Before fixing a Microsoft Windows blue screen or blue screen of death error (BSoD), you must first identify what error it is, as there are multiple types of blue screen errors.

Tip
If you are experiencing a completely blue or light blue screen with no text or error message, your computer may have a bad video card or monitor, resulting in only seeing a blue screen. If possible, attempt to check if your video card is having issues or your monitor is bad.

Note
If you are getting a blue screen and then your computer immediately reboots without being able to read the text in the blue screen, follow the steps below. If you cannot get into Windows to perform the steps below, boot the computer into Safe Mode. If you cannot boot into Safe Mode, you may have corrupt Windows system files, a defective memory chip or a defective hard drive. You should run hardware diagnostic tests to determine if the memory or hard drive is causing the blue screen errors.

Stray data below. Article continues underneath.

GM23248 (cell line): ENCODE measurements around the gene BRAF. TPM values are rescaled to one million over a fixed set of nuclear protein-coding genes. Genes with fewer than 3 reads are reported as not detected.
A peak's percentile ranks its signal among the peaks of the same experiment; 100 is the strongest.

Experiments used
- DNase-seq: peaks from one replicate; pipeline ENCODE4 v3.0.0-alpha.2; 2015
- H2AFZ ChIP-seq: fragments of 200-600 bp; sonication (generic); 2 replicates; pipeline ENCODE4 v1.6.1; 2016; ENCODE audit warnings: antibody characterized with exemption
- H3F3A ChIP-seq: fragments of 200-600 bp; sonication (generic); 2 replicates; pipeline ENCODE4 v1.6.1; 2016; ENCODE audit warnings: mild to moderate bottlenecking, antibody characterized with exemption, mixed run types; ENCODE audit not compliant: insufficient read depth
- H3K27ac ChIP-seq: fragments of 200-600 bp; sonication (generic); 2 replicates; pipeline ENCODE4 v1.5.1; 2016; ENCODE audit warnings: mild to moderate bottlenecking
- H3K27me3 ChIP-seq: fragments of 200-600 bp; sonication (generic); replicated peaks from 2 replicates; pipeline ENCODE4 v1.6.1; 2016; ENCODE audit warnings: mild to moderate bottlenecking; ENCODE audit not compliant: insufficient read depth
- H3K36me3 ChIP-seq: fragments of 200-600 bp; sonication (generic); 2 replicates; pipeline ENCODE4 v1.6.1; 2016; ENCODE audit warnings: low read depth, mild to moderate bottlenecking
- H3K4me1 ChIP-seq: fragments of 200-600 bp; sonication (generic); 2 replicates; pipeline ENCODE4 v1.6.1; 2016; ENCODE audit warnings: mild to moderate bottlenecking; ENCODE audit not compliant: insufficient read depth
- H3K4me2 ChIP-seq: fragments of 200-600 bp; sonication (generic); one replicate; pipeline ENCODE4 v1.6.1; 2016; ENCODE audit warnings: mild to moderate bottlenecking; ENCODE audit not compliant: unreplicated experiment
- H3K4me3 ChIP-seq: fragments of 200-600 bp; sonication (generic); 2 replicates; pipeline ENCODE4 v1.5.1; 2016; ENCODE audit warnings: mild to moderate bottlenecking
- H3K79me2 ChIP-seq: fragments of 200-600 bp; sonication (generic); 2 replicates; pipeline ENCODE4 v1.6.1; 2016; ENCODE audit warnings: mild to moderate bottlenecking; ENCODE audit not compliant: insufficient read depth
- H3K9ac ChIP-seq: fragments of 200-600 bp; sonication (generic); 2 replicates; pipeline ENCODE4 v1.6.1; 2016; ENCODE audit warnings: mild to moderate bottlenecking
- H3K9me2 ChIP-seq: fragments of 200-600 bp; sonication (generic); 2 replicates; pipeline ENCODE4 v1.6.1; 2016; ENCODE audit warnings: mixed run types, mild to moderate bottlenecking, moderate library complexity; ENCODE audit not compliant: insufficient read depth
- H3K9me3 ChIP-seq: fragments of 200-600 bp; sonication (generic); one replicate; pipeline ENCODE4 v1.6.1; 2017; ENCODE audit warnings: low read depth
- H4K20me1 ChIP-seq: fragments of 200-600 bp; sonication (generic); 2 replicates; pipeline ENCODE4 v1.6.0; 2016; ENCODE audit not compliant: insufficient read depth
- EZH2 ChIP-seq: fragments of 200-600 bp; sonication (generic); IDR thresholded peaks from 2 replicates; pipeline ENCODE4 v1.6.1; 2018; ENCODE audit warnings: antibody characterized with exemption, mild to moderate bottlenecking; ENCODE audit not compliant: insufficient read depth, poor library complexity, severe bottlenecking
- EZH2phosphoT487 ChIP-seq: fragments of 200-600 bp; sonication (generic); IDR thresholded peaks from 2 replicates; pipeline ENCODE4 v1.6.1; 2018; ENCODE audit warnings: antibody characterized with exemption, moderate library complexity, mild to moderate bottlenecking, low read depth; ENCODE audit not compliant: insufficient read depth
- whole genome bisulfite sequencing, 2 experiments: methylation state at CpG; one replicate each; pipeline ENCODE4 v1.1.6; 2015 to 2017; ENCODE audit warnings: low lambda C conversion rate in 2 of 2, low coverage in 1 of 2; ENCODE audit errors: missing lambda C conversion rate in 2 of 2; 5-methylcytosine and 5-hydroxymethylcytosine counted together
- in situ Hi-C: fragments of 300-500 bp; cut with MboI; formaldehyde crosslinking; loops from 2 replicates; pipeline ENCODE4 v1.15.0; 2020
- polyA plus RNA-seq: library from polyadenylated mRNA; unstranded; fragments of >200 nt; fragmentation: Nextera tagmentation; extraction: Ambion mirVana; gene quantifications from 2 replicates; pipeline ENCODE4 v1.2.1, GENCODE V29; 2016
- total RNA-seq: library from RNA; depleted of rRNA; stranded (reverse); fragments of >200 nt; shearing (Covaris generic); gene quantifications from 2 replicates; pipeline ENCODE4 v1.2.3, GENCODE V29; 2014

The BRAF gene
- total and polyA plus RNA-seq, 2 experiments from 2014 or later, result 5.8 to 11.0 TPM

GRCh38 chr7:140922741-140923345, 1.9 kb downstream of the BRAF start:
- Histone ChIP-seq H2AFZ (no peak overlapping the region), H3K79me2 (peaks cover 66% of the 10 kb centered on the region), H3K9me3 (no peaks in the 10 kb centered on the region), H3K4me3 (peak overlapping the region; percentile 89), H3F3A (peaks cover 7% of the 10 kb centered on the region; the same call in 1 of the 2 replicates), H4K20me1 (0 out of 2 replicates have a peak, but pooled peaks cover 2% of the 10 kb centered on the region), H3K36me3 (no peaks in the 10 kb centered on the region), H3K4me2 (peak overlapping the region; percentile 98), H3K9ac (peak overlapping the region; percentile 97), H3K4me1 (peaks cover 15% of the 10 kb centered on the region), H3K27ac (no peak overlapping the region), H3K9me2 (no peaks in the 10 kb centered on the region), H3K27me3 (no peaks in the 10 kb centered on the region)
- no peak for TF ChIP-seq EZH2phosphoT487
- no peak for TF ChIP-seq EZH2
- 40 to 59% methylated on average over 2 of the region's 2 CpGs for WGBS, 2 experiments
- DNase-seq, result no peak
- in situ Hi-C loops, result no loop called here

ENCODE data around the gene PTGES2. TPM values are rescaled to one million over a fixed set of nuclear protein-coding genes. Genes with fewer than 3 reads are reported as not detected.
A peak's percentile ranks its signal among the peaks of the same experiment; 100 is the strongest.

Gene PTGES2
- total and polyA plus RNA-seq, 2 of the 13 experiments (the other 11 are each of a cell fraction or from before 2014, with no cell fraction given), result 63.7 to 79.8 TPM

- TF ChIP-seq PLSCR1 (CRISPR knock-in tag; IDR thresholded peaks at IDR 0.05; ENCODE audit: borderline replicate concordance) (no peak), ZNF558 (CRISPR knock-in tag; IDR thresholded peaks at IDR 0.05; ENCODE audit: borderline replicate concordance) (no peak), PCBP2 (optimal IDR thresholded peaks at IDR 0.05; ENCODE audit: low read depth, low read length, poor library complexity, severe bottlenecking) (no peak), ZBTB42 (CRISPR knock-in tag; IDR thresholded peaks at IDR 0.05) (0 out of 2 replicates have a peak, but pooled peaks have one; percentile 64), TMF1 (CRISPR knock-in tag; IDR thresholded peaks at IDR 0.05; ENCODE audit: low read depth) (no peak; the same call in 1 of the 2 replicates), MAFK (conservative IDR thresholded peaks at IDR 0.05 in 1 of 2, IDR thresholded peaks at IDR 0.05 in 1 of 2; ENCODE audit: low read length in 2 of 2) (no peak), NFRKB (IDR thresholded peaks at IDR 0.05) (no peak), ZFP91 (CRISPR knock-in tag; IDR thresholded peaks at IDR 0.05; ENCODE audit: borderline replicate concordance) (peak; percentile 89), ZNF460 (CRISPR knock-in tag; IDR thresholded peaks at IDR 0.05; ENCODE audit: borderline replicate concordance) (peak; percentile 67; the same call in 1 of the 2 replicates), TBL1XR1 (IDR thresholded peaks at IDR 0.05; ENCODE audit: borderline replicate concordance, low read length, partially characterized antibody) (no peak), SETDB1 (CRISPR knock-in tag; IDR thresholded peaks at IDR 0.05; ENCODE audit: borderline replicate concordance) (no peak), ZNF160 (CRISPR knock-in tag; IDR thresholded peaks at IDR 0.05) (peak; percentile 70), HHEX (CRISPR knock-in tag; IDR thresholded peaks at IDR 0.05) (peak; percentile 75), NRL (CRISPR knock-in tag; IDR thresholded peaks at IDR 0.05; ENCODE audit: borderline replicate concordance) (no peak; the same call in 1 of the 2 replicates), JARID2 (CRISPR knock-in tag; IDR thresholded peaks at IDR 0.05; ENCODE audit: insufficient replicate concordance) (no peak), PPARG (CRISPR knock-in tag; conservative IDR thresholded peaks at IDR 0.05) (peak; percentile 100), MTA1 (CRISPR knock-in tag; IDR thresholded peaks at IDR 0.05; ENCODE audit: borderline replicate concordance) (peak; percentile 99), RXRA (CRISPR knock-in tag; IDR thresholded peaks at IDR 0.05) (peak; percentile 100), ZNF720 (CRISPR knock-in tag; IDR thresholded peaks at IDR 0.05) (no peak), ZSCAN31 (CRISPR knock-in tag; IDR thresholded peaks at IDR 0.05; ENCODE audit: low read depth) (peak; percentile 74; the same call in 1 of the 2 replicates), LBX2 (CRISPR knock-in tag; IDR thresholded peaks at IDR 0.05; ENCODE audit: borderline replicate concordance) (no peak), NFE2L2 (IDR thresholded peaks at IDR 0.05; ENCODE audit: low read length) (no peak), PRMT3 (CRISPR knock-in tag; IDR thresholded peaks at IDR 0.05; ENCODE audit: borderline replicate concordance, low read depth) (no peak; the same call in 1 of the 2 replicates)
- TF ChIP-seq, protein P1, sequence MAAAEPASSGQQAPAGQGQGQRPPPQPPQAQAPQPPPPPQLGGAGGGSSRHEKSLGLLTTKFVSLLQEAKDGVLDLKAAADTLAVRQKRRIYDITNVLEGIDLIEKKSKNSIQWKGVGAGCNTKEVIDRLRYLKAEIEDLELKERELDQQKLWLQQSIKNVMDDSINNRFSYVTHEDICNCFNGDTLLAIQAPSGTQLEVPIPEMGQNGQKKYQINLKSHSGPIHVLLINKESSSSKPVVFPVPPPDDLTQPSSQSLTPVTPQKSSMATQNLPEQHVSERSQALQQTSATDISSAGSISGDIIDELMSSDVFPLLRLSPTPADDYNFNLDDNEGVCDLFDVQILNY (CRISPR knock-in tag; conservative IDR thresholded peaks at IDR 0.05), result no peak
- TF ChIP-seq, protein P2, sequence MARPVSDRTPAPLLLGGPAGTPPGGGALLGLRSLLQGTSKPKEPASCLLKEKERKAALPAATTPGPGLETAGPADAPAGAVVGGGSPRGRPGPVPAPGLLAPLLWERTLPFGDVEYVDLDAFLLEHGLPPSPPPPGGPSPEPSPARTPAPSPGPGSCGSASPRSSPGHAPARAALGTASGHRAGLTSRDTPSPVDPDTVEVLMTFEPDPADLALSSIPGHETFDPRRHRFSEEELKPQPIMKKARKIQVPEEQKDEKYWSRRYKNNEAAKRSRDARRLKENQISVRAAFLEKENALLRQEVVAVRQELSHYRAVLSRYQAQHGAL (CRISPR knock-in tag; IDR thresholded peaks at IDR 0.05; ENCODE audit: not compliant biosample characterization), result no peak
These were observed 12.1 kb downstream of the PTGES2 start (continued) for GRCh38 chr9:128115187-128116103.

Disable automatic restart

First, to facilitate troubleshooting the problem, disable automatic restart.

From the desktop or in the Windows Start menu, right-click on My Computer or Computer.
Click the Properties option.
In the System Properties window, click the Advanced tab or the Advanced system settings link.
On the Advanced tab, click the Settings button in the Startup and Recovery section.
In the Startup and Recovery window, uncheck the Automatically restart check box.
Click OK.

Blue screen errors
Windows NT, 2000, XP, Vista, and later versions of Windows have a blue screen error that is similar to the example shown below. These error messages often contain more detailed information and contain information that can be searched for and found. If you’re not getting a blue screen error that looks like the example below, skip to the next Fatal exception section.

X